Re: Is evolution really the central theory for all of biology?

From: Terry M. Gray <grayt@lamar.colostate.edu>
Date: Sat Sep 17 2005 - 23:05:14 EDT

Cornelius,

Did you hear me? There's nothing special about the vitamin C pseudo-
gene. The argument from homology is compelling in its own right using
the reasoning I explained. The vitamin C story is just a permutation
of the general homology argument. Evolution is well-established
before anything about vitamin C synthesis genes was known. And, yes,
some vitamin C synthesis gene mutation happened independently in both
the primate line and in the guinea pigs (I don't know if it's the
same mutation in guinea pigs as it is in primates). No one who
recognizes that identical mutations can occur independently by some
mechanism would argue that the presence of the vitamin C pseudo-gene
in all primates is an example. Common ancestry based on a host of
other evidences is a much simpler explanation. I think it's special
pleading to suggest that it happened independently in every primate
species when all other evidence suggests that primates are all related.

And, as I said, I'm not afraid of "negative" data nor is an
evolutionist I've met. We are puzzled over it and work to sort out an
explanation--basic science in my opinion. I've just never seen enough
negative data to warrant throwing out all the positive data and
overturning the general theory. There are plausible explanations for
much of the "negative" data. Perhaps mutational hotspots are the
explanation for identical mutations in non-related lineages.

I'm sure you'll accuse me of switching the focus here but let me
introduce this less scientific aspect of the discussion. I'm not
afraid to continue the debate about whether arguments for evolution
are compelling, but I am also not afraid to address the Biblical/
theological/philosophical issues. Let me ask you. Is your opposition
to evolution simply due to your belief that the arguments for it are
not compelling or do you have Biblical/theological/philosophical
reasons that primarily inform your opposition? I can respect your
opposition either way, but I have to say, that if you think the
scientific arguments for evolution are weak then you stand in a
significant minority among life scientists. Minorities are sometimes
right in the long run. However, the objections you give are exactly
the objects that Michael Denton, Phil Johnson, Mike Behe, and young-
earth creationists have given for the past 50 years. They are old and
worn. And, few professionals are convinced. Most are easily refuted
by professional biologists. The laity who have been brainwashed into
thinking that it's either evolution OR creation find the arguments
persuasive because it supports their fundamental belief in God and
creationism (belief I share, by the way). School boards, popular
media, conservative Christian groups and churches (and, yes, I am
even in one of those conservative churches), even the President of
the United States (and, yes, I am a general supporter of George W.
Bush), are convinced. So there seems to be a huge resurgence of anti-
evolutionary thought. And, yes, there is enormous political clout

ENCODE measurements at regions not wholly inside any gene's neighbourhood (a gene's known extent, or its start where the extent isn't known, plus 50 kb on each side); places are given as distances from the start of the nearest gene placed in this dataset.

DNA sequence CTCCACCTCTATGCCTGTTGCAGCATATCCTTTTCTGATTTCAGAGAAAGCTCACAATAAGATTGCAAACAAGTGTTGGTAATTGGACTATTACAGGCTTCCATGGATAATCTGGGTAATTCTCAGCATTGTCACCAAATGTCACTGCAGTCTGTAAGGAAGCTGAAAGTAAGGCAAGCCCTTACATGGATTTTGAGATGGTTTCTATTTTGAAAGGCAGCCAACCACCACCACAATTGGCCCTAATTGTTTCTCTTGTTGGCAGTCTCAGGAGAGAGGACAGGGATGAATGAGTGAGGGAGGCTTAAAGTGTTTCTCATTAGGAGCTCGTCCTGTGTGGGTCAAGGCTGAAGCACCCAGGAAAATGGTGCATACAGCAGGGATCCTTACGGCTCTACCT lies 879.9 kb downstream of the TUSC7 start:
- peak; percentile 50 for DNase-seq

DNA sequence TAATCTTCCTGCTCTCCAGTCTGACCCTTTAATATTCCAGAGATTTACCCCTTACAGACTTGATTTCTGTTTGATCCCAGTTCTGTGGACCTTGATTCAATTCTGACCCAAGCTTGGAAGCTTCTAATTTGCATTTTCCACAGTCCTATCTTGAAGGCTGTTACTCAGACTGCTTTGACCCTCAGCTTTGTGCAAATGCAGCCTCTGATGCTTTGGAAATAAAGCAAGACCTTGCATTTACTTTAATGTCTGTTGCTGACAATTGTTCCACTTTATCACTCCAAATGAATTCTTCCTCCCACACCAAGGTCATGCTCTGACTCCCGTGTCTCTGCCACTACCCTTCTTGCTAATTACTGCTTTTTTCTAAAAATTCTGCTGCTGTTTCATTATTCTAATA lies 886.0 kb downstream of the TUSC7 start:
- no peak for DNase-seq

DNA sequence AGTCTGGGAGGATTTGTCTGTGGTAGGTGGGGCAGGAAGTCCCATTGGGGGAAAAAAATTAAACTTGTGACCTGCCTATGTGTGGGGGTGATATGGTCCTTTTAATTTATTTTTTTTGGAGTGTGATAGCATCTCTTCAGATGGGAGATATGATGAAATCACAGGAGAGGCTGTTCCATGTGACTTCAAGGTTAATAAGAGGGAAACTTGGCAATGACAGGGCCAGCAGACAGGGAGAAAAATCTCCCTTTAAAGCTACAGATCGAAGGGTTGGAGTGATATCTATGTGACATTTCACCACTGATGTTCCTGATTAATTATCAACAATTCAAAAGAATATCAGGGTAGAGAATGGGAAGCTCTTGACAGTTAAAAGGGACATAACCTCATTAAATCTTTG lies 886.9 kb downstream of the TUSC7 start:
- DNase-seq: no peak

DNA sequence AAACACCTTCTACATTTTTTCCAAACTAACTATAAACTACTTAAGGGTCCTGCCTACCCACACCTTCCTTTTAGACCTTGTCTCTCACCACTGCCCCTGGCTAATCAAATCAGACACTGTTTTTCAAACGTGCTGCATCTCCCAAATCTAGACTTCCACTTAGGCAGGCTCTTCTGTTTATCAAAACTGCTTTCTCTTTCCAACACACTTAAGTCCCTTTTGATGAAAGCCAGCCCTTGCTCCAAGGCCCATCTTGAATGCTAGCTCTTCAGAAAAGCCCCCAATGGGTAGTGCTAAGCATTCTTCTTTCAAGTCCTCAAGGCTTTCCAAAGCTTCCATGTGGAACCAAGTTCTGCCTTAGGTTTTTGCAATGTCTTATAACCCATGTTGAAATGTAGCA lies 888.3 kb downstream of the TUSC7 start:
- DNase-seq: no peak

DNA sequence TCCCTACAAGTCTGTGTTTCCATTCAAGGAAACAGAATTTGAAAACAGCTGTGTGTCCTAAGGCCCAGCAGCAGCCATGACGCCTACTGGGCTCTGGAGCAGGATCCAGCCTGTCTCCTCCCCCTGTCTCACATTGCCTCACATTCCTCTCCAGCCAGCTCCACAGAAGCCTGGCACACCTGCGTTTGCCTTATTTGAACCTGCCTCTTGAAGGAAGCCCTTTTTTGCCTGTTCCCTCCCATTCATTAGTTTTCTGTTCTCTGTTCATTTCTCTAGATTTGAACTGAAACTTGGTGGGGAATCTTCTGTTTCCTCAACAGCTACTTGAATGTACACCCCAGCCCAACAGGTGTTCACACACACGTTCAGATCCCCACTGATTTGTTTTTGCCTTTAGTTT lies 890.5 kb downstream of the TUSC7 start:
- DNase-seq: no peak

with all of that. Fortunately, truth doesn't depend on politics
(think of the abortion issue or 18th and 19th century slavery), but
politics can set the wide-spread acceptance of truth back.
Personally, i think that Johnson, Denton, Behe, you, and other anti-
evolutionist writers have set us back in the discussion in the
evangelical community 50 or 100 years.

I'm very confident that whole genome analysis of many different
species are going to radically confirm common ancestry and help us
sort out some of the anomalies. Time will tell, but, as I read the
literature, so far so good.

TG

On Sep 17, 2005, at 8:22 PM, Cornelius Hunter wrote:

> Terry:
>
>
>> If that's not an explanation or reasoning, I don't know what is.
>>
>
> The exchange we just had followed a pattern that is typical. It
> seems quite often that when an evolutionist claims the evidence
> overwhelmingly supports evolution; that evolution is a fact,
> etc.,etc., and I ask for the details, what the evolutionist
> responds with is merely the textbook evolutionary *explanation*,
> and omitting all the negative evidence. You claimed that the
> vitamin C pseudogene is compelling evidence, and then wound up with
> the conclusion that
>
>
>> Evolution provides an apt explanation.
>>
>
> Yes, no doubt evolution provides an explanation, but that doesn't
> make the pseudogene compelling evidence. I'll explain for a third
> time now why this evidence does not seem compelling, and in fact
> why such a claim seems to be a logical fallacy (ie, special
> pleading). The reason is this: the independent occurrence of
> identical mutations is well known in biology, both experimentally
> and inferred from genome data. That is, identical mutations are
> observed and inferred in different species where common ancestry
> cannot be the cause. The mutations occurred independently yet are
> identical. When we see these data, no one, not even evolutionists,
> attempts to ascribe them to common ancestry. So, the claim that the
> identical mutations in the vitamin C pseudogene constitute
> compelling evidence for evolution ignores the fact that a non
> evolutionary explanation not only exists, but is routinely used
> (when the common ancestry hypothesis is otherwise ruled out). Thus,
> this claim that the vitamin C pseudogene is compelling evidence for
> evolution seems to me to be a logical fallacy. If I'm wrong about
> this I'd like to know why.
>
> --Cornelius
>
>
>
>
>
>
>
>
>
>> Cornelius,
>>
>> There is nothing special about the vitamin C gene homology. I
>> chose it as a specific example of something my readers may not be
>> familiar with but which they could make sense of. I find the
>> homology argument in general to be totally compelling.
>> Especially, molecular homologies. The reasoning is nearly so
>> obvious to me at least that I'm not sure how to go about
>> explaining it. (I do try in a little more detail in my
>> Perspectives article.) But, here's a shot.
>>
>> We know that organisms reproduce and pass on their genetic
>> information to their descendants. So descendants have nearly
>> identical genetic information as their ancestors. Sometimes there
>> are mutations that alter this genetic information. These are
>> observable even among human populations and can be traced in
>> family lines, etc. (Often, if we have enough data, we can even
>> identify the individual in which the mutation occurred.) In the
>> course of many generations, you can tell which individuals belong
>> in which line based on which cluster of mutations they have
>> accumulated. (very similar to the way we trace Biblical
>> manuscripts to come up with the originals). Brothers and sisters